|Our Ergo can keep going until he's 45 pounds!|
He rode on my back on the way there, because sometimes wearing a toddler, even a 30+ pound toddler, is still easier than pushing a stroller. It was a cool morning (well, for San Diego, anyway), and it was nice to be able to revisit the days of having my son on my back, listening to him talk about anything and everything he saw. The walk there took about a half hour.
The walk home, on the other hand, took at least twice that long. Maybe three times as long. Not that I was watching the clock or anything.
Because Bug wanted to walk.
Being a mother has already taken me through many different stages during the three years since Bug's birth. There were the early days of motherhood, when baby just sleeps all the time and is nursing whenever not sleeping, but I didn't mind taking it easy and resting because I felt like a zombie most of the time from lack of sleep. There were the days when baby still slept a lot but I had finally started to adapt my own sleep schedule to his, the days when I was starting to feel somewhat human again, the days when I wanted to get out and walk around and could do so easily thanks to the magic of baby carriers. There were the days when I felt like I could never get anything done, because he wanted to crawl and explore his little world. There were the days when he started walking, which quickly turned into running, where we seemed to spend all of our time going to parks or the zoo or other places where But could get out and move.
And now? Now I'm learning how to slow down.
Walking with a toddler is a journey, that's for sure. There are times when it seems like Bug only has two speeds: running and sleeping. Even on simple walks up to the mailbox or laundry room, he will often run the entire way there, only slowing down or stopping when he gets to the parking lot (most of the time, anyway...) or if I ask him to (read: yell at him to). I often run with him because it's just the easiest way to make sure he doesn't get too far ahead of me; I have been known to joke that caring for a toddler can easily be a workout in itself, if you run when they run, jump when they jump, climb what they climb.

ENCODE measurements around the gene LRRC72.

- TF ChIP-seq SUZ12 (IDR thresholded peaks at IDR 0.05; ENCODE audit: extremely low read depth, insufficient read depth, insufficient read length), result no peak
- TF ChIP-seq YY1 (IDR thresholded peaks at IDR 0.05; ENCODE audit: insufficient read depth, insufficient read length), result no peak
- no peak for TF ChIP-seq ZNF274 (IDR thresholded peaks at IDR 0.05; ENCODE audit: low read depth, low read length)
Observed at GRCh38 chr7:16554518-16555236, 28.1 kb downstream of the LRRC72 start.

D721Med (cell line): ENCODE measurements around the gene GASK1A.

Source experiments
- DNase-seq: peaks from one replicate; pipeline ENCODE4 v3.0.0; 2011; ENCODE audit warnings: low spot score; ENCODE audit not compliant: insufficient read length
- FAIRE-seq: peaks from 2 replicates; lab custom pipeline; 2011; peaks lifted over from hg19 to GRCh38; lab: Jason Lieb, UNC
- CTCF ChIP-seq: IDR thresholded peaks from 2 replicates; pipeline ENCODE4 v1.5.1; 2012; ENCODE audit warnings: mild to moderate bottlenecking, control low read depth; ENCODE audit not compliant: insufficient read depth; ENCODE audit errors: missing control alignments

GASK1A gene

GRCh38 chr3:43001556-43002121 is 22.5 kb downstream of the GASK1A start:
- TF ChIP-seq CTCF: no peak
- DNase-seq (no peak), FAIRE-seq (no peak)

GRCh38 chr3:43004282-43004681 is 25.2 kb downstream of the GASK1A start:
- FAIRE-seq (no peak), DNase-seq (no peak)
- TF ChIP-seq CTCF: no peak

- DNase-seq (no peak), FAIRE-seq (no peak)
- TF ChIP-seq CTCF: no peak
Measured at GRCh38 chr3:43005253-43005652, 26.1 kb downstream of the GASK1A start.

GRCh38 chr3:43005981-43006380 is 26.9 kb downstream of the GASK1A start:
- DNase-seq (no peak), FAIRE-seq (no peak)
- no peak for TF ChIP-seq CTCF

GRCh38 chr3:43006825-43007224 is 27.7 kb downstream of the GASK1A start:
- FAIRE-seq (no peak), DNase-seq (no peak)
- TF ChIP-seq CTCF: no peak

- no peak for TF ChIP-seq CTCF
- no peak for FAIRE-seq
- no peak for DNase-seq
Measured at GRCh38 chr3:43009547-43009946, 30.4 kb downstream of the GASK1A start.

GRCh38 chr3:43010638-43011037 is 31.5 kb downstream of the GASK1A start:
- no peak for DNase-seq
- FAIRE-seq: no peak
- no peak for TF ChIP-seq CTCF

There are other times where we can't go for more than five steps before Bug stops to look at something: a "yucky" snail, a flower, a bee, a rock. Or maybe he's carrying one of his billions of little cars with him, and he stops so that he can drive it along a crack in the sidewalk or over a rock. Or maybe he wants to pick up a stick so that he can draw in the dirt, or a rock that he can gently toss in the bushes. Maybe he wants to dig his fingers into some sand.
Whatever it may be, sometimes it seems like our walks don't involve actually getting anywhere fast.
And that's exactly what it was like this particular day. After we left the post office, we stopped for tea for me (we needed to use the restroom, so obviously I had to buy something). And then we headed out. At first, Bug wanted to run, which was challenging since we were still in a parking lot. But once we got back out on the street, he stopped.
Bug spent a good, long time picking up rocks and throwing them into the bushes. Then he'd pick up a stick and wave it through the leaves of the nearby plants. Then he'd pick up some dirt and throw that; I'd tell him not to throw dirt, so the next handful would get lightly dusted across the bushes instead.
Then we'd take a few more steps, and Bug would find another likely pile of rocks, and he'd commence with tossing them into the bushes again. And he'd find more sticks. And then more rocks.
And on and on. And on.
At first, it really was an exercise in patience for me. I'd stand and wait, sip my tea, and then wait some more. Eventually I would urge him to keep going, but he always wanted to stop again. Get on with it! I wanted to say. I was tired. I was getting hungry for lunch. I was not quite caffeinated enough, despite the tea. We had a long walk ahead of us, and I just wanted to go.
But at some point, I really began to appreciate just watching him. How happily he was entertaining himself. (Aren't I always wishing he would play by himself a little bit more?) The big smiles, the giggles. (It's impossible to be in a bad mood when a baby or toddler is laughing!) His pride in being able to dig rocks out of the dirt, or in being able to throw them just a little bit further sometimes. His curiosity when he'd encounter something new, asking about different flowers or where a specific rock came from. The way he'd push his limits, going slightly up a hill or edging toward where the downhill slope started, looking back at me all the while to see how I'd react.
Honestly, toddlers are a riot. The endless babbling about everything, questions about things I haven't thought about in years, songs both identifiable and clearly made up. The way they explore everything, their burning need to understand how things work. The brilliant creativity, and the way their face just lights up when they've mastered something new.
Right now, though, this is one of my favorite parts of having a toddler. I love just watching the ways Bug chooses to interact with his world. And I'm making a conscious decision to try to let him do it his way as much as possible. There will certainly be times when we truly don't have time to play like this, but most of the time? Most of the time the need to rush is all in my head. Most of the time, we have plenty of time for this, for Bug to learn the way toddlers learn best: through play.
Most of the time, there is plenty of time to just slow down a little.